GLAS scheme not helping silage quality in parts of the country

A significant proportion of the baled silage made in the north west this year is of very poor quality, according to Teagasc drystock advisor Tom Coll.

For the most part, this is because farmers in the GLAS scheme waited until July to cut meadows for hay but had no option but to bale it because of the bad weather, said the Manorhamilton-based livestock specialist.

“Much of this forage has a DMD in the region of 58. This is equivalent to the feeding value of straw and poses the question: was it worth making in the first place?

“During the last Beef Technology Adoption Programme (BTAP) 50 cattle and sheep farmers in this area undertook to test their baled silage and, leading on from this, committed to cut grass earlier in the season.

“They are continuing to see the benefits of cutting grass before it heads and getting better performance levels from their stock.”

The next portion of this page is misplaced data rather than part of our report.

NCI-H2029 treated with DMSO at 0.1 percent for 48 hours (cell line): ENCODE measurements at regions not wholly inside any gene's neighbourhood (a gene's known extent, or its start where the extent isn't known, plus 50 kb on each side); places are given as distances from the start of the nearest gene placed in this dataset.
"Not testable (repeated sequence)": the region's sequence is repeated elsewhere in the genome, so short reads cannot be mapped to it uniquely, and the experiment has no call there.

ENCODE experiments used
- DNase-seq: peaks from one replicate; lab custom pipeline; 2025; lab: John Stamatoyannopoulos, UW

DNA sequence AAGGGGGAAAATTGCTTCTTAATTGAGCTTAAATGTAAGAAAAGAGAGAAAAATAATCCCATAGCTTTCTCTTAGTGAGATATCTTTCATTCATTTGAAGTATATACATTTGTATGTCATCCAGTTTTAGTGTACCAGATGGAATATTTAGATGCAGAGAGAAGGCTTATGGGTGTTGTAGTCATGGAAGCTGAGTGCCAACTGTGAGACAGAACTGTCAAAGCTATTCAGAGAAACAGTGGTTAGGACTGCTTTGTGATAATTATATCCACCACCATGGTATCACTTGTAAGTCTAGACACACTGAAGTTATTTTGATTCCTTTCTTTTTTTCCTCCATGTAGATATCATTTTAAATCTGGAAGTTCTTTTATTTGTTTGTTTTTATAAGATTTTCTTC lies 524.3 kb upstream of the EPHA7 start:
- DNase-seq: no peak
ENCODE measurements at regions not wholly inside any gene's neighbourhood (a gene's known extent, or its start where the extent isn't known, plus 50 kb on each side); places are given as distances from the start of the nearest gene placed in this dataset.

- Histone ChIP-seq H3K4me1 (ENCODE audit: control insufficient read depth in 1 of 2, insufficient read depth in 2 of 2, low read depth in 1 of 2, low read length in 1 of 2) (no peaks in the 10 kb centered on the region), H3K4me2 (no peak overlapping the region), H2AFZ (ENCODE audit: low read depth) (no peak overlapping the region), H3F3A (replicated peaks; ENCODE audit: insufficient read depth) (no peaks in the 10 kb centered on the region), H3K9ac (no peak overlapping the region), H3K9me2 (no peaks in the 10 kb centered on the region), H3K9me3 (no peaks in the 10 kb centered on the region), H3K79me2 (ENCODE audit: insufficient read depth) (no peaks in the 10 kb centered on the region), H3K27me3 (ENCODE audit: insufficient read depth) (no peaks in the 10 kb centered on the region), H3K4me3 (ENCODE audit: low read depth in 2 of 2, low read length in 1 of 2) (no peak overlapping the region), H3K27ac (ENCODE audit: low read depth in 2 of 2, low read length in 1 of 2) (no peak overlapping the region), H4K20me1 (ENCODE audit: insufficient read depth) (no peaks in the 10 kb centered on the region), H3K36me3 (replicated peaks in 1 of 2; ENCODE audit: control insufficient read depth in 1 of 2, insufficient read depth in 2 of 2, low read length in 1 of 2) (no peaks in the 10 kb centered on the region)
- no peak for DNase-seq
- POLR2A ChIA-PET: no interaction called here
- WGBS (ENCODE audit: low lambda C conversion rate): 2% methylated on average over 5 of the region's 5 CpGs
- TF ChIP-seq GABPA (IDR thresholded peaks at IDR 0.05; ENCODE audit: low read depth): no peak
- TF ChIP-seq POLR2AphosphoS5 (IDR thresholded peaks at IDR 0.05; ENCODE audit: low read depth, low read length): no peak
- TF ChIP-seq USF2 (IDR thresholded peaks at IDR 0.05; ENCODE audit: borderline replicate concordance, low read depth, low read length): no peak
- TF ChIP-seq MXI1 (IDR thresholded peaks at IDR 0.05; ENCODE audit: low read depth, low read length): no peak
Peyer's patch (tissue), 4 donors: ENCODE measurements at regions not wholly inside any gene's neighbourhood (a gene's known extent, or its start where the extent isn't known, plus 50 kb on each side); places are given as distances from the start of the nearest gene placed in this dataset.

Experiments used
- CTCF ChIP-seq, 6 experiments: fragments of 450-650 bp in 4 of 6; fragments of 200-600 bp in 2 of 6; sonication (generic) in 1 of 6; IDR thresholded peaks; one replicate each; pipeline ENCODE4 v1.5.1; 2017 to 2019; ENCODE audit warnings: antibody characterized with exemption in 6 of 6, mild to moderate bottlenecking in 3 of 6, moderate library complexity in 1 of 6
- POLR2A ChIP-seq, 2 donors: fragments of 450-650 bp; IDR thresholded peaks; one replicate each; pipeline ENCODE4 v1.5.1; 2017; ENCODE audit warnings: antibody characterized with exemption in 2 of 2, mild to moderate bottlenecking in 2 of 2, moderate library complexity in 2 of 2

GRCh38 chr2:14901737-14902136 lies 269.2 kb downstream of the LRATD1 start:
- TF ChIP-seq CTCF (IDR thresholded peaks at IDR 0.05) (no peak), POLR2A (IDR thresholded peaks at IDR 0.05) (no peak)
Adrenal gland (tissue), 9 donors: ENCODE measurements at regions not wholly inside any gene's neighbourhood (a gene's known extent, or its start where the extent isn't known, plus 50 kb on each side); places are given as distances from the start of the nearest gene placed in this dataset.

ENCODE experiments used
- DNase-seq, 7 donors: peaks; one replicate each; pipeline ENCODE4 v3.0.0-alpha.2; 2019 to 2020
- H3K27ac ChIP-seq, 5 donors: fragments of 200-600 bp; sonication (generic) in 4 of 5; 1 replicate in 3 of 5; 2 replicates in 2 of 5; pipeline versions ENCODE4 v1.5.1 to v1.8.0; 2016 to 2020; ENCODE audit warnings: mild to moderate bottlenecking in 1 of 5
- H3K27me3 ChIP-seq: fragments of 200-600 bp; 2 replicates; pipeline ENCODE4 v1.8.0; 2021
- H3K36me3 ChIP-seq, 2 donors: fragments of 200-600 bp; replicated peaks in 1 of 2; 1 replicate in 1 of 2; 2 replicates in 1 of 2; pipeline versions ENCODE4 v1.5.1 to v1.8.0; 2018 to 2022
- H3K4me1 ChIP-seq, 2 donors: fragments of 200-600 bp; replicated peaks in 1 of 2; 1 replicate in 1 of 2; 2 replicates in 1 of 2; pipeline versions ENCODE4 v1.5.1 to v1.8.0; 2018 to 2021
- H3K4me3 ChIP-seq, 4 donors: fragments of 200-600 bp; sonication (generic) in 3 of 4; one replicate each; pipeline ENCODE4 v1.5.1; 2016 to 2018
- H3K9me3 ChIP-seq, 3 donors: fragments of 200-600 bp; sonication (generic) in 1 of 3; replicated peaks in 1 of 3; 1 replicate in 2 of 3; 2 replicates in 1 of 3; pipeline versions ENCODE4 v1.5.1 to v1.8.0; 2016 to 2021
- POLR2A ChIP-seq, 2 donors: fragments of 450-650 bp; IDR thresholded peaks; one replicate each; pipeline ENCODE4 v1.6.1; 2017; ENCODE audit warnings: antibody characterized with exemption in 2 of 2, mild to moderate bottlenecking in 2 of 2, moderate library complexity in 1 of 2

Coll also said that many livestock farmers in the north west are facing the prospect of a fodder shortage this winter.

“Cattle were brought in during July, August and September with the result that many herd owners had fed up to a third of their silage stocks by the end of last month.”

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“These people will not have enough fodder to get them through next winter. We are advising them to count the amount of bales currently in store. This figure should be divided by the number of days between now and May 1 with the number of bales rationed accordingly.

“Daily shortfalls should be supplemented by bought-in meals. We are not advising farmers to purchase baled silage, simply because the quality of the forage is unknown. Fodder beet is not an option for farmers in this part of the country because of the transport costs involved.”

When it comes to making, storing and feeding baled silage, Coll made the following points.

  • Store bales on their end – preferably not stacked.
  • Six bales of wrap, not four, are preferred for bales fed to sheep – this reduces the risk of listeriosis.
  • Bales should be wrapped in a field close to their point of storage.
  • Bales should be moved to their final storage position immediately after wrapping.
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